Once you’re in position to begin setting up your food truck, it’s important to be aware of the governmental regulations. So food vendors must follow these regulations. Your food and drink licensure will need to be kept up-to-date, licensing fees will need to be paid, your food will need to be stored in the right place and at the right temperatures, and the kitchen and storage areas will need to be kept clean. You’ll also likely need to submit detailed floorplans, menus, and records of the food you buy. These regulations vary from jurisdiction to jurisdiction, so be sure you know what’ll you need to do (and not to do) in order to remain in compliance. Inspections will be made before your business opens, and from to time to time after that, to be sure that regulations are being followed satisfactorily.
Licenses and Permits
Now that your preparations are well in place, you’ll need to get your licenses and permits. This process can be quite involved depending on your jurisdiction, requiring several different applications. In Fairfax County, the website https://www.fairfaxcounty.gov/planning-development/zoning/food-trucks is a good place to start.
Make your Food Truck’s Brand Stand Out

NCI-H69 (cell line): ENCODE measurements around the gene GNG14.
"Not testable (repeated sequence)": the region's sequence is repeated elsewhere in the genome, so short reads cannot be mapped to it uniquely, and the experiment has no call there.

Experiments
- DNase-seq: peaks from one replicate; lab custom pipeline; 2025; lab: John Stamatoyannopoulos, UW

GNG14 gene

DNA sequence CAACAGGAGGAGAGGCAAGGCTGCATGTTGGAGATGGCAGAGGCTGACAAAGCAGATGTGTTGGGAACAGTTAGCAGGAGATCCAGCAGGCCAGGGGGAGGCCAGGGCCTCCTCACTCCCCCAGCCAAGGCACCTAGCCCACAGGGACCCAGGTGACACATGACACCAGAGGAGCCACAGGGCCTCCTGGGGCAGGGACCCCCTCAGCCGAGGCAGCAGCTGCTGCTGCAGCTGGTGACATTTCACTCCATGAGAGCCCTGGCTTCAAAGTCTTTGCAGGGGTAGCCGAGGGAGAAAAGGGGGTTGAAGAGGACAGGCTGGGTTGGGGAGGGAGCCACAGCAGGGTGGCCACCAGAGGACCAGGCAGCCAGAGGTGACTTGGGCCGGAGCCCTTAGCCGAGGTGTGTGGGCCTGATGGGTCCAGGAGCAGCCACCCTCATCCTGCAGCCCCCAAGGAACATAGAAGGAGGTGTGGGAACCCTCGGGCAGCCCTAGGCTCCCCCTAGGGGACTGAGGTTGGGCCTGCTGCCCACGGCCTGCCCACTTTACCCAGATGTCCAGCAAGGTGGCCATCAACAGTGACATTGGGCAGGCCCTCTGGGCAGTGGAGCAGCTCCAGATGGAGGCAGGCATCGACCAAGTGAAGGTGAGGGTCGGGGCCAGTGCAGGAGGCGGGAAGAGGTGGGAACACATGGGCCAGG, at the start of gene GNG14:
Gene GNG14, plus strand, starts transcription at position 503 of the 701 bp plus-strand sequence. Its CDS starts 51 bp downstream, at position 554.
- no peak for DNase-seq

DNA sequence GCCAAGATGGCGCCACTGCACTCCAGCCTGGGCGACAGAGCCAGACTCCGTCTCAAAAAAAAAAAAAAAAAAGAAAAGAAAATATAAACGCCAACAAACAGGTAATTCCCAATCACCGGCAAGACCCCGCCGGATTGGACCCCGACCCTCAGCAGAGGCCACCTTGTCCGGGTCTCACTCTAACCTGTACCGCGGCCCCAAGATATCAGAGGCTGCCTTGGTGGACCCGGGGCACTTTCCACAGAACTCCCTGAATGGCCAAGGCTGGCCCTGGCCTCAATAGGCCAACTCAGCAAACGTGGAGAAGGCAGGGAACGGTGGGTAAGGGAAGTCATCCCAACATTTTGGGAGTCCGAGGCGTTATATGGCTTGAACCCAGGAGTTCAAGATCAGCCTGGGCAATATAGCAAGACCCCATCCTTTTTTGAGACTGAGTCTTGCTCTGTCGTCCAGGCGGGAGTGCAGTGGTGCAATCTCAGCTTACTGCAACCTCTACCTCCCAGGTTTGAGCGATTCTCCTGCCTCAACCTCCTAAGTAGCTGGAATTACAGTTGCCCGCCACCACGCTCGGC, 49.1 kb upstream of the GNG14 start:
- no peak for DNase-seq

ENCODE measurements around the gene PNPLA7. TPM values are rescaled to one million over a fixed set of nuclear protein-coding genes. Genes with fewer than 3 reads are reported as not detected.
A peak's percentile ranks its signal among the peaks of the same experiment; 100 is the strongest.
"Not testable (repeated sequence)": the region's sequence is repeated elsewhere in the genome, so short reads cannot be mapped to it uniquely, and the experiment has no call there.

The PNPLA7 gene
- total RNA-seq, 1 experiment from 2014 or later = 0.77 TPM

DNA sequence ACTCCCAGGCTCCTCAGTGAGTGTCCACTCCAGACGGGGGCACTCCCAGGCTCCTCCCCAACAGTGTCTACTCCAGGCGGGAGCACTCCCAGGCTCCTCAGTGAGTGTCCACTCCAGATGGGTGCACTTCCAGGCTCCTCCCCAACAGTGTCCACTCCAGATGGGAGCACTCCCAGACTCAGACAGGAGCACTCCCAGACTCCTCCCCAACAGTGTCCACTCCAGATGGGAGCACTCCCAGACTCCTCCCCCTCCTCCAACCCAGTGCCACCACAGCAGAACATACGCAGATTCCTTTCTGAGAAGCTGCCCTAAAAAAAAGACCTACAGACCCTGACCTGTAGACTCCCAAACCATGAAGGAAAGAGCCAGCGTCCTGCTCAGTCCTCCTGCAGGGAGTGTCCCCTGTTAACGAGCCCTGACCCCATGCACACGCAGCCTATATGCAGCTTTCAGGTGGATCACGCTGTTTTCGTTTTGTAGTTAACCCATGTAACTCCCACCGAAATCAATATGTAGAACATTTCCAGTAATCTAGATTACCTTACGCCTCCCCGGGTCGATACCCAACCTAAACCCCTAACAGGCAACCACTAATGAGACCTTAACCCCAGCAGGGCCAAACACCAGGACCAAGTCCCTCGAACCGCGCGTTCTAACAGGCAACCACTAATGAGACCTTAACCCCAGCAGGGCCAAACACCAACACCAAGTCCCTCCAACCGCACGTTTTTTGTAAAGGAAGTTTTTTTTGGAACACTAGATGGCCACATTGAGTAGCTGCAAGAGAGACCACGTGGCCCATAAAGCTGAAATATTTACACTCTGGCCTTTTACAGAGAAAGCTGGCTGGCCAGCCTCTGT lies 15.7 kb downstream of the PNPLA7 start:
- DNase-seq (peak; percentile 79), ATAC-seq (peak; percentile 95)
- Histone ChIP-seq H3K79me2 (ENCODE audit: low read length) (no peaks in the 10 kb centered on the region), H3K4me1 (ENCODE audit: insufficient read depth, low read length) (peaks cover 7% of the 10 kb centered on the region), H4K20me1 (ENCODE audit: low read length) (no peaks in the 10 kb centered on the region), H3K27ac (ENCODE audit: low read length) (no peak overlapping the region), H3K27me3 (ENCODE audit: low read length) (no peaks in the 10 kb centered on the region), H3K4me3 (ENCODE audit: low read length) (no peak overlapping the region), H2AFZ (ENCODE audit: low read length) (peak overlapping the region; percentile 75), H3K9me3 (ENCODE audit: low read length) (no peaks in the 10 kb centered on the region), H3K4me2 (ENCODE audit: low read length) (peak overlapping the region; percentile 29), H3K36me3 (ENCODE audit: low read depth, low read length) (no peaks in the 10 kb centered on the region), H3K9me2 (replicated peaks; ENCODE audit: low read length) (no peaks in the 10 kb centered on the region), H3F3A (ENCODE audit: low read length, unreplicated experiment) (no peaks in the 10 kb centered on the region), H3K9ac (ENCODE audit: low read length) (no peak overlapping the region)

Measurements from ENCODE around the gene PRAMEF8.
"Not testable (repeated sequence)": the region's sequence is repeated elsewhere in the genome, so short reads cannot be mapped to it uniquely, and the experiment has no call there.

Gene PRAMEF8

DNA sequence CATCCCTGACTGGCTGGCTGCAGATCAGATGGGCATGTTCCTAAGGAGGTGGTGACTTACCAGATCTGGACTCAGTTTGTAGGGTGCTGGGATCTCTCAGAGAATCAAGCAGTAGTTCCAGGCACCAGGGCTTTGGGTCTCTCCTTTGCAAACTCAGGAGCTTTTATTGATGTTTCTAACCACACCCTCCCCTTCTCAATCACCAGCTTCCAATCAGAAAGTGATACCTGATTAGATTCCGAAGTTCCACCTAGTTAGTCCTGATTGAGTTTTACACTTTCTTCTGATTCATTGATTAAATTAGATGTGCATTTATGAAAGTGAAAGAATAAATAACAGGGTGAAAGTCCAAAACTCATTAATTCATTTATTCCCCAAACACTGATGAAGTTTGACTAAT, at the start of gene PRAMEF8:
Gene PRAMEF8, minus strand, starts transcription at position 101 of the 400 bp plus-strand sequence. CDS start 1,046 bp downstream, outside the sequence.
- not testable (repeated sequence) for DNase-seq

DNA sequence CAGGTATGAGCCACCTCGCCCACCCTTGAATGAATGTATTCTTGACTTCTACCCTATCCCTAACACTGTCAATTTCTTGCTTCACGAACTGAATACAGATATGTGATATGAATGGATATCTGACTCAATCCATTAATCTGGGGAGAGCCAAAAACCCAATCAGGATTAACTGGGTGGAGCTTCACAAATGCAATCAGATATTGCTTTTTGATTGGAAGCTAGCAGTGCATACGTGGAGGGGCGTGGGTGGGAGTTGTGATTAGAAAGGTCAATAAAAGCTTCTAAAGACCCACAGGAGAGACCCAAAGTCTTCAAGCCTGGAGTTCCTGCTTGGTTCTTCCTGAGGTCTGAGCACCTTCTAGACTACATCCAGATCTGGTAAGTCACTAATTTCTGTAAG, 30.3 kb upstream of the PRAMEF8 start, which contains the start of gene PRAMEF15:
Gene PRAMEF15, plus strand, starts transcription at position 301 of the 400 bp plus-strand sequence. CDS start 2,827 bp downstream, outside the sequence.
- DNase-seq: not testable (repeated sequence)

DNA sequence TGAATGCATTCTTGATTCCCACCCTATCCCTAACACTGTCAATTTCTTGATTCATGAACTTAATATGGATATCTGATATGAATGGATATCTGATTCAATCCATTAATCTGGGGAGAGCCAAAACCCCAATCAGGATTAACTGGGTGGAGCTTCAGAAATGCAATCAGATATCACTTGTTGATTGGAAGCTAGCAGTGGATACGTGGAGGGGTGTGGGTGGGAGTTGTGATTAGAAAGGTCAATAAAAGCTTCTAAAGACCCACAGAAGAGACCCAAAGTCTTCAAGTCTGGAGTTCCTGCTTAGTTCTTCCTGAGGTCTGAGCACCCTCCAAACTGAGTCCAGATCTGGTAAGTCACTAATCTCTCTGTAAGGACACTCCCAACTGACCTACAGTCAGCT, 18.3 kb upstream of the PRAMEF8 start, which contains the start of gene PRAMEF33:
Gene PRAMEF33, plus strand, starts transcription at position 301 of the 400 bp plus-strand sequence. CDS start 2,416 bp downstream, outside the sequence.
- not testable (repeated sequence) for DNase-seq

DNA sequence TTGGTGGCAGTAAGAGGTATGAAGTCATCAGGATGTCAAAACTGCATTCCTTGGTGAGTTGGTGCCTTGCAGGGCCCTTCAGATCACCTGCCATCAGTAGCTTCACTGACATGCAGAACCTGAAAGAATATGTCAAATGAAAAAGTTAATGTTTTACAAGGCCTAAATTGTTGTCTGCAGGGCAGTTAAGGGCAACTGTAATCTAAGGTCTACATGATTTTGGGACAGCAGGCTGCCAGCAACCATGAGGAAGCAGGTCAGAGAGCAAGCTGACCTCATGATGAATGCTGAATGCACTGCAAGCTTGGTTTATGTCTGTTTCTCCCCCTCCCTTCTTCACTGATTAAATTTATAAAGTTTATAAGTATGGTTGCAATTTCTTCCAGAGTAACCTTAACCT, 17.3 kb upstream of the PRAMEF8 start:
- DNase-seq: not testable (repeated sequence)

Once your food truck is able to produce your product, you’ll need to increase your visibility to draw customers. Having a strong & recognizable brand is the best way to do this. One thing to keep in mind for your brand is that you’ll need to come up with a unique and attractive name and logo that immediately connects your customers’ minds with your approach to your product and the experience they will have at your food truck. The design of the name and logo of your brand should attract people’s attention. This seems intuitive, but it can be difficult to get it exactly right, so give it the attention it deserves.
Advertising Online Outreach
Once you have your brand and logo just like you want them, it’s a good idea to do some advertising. By this way you let people know you’re about to open up for business. Alongside the traditional billboards and newspaper advertisement, the online space is an easy and affordable way to get the word out. Social media buzz can go a long way for a new business, as long as you can follow through with great food truck food and a great food truck food experience. Don’t forget your Google Business Profile, either, so that you’ll show up when people are looking for a restaurant online.
Business Systems and Money Matters
You’ve advertised your brand and worked up excitement on social media. The money is ready to flow, and as a smart business owner, you know that you need to channel it wisely (with very detailed spreadsheets). In drawing up your business plan you’ve likely gone over a lot of the details of how you’ll make your money, buy your supplies, pay your employees, keep track of your sales, and pay your taxes, for example, but now it’s time to translate that sketch into reality. Set up your card processing systems and your cash registers early. So you can be sure they’re in good working order before opening day, and find a good way to use the food that doesn’t get sold.